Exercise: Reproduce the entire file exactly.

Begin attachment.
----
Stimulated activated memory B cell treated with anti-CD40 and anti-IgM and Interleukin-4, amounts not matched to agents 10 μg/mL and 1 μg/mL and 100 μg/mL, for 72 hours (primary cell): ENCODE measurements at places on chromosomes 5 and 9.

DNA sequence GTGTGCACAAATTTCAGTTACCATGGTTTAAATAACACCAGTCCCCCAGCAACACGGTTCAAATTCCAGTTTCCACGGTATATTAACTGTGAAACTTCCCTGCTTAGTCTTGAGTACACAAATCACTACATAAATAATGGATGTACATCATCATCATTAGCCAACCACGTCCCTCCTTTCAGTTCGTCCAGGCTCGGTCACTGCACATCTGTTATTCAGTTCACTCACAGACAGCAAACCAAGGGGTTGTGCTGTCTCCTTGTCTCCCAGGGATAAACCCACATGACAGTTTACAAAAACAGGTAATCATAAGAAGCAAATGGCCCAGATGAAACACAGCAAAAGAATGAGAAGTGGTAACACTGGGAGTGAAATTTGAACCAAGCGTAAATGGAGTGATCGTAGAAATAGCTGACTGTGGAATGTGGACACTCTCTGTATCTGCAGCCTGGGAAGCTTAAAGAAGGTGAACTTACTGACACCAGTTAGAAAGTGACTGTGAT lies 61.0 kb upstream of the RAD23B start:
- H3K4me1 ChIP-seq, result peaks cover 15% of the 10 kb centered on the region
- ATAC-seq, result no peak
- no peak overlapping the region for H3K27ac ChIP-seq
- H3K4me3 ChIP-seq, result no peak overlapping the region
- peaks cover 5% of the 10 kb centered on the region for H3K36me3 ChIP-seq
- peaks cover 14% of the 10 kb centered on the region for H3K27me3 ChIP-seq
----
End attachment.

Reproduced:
Stimulated activated memory B cell treated with anti-CD40 and anti-IgM and Interleukin-4, amounts not matched to agents 10 μg/mL and 1 μg/mL and 100 μg/mL, for 72 hours (primary cell): ENCODE measurements at places on chromosomes 5 and 9.

DNA sequence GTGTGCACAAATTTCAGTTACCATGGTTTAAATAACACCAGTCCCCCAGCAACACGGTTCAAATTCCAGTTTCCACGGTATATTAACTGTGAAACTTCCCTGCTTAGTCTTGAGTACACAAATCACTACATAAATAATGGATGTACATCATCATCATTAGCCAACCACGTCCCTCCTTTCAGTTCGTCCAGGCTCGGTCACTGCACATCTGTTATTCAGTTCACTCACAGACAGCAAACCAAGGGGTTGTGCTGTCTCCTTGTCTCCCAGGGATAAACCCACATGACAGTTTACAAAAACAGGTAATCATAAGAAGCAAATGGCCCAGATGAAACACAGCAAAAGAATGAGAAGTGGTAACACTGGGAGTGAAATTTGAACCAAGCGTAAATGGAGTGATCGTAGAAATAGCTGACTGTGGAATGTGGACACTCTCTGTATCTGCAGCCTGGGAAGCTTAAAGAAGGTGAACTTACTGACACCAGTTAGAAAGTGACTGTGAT lies 61.0 kb upstream of the RAD23B start:
- H3K4me1 ChIP-seq, result peaks cover 15% of the 10 kb centered on the region
- ATAC-seq, result no peak
- no peak overlapping the region for H3K27ac ChIP-seq
- H3K4me3 ChIP-seq, result no peak overlapping the region
- peaks cover 5% of the 10 kb centered on the region for H3K36me3 ChIP-seq
- peaks cover 14% of the 10 kb centered on the region for H3K27me3 ChIP-seq